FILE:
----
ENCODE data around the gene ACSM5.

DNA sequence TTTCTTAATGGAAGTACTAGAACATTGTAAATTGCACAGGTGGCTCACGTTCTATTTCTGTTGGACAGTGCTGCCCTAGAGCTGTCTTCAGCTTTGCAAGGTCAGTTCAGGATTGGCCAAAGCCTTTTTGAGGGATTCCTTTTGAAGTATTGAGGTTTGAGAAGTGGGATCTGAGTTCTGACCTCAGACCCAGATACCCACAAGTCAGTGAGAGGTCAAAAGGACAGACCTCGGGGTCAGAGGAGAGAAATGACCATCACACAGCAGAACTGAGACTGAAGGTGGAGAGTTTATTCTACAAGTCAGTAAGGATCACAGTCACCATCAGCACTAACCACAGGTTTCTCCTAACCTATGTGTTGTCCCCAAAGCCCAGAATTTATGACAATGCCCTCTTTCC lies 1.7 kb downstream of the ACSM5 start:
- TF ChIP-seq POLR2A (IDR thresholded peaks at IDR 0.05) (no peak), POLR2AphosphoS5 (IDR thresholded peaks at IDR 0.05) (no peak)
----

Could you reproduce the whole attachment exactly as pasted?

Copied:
ENCODE data around the gene ACSM5.

DNA sequence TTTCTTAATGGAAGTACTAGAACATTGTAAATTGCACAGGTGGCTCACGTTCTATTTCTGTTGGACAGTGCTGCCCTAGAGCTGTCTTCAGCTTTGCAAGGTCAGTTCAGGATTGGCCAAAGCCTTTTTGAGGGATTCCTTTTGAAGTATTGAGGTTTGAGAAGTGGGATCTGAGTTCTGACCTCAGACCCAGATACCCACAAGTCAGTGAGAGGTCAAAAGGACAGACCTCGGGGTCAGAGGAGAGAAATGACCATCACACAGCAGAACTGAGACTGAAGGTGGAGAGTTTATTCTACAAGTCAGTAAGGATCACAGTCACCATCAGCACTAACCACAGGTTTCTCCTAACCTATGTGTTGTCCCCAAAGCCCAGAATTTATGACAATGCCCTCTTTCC lies 1.7 kb downstream of the ACSM5 start:
- TF ChIP-seq POLR2A (IDR thresholded peaks at IDR 0.05) (no peak), POLR2AphosphoS5 (IDR thresholded peaks at IDR 0.05) (no peak)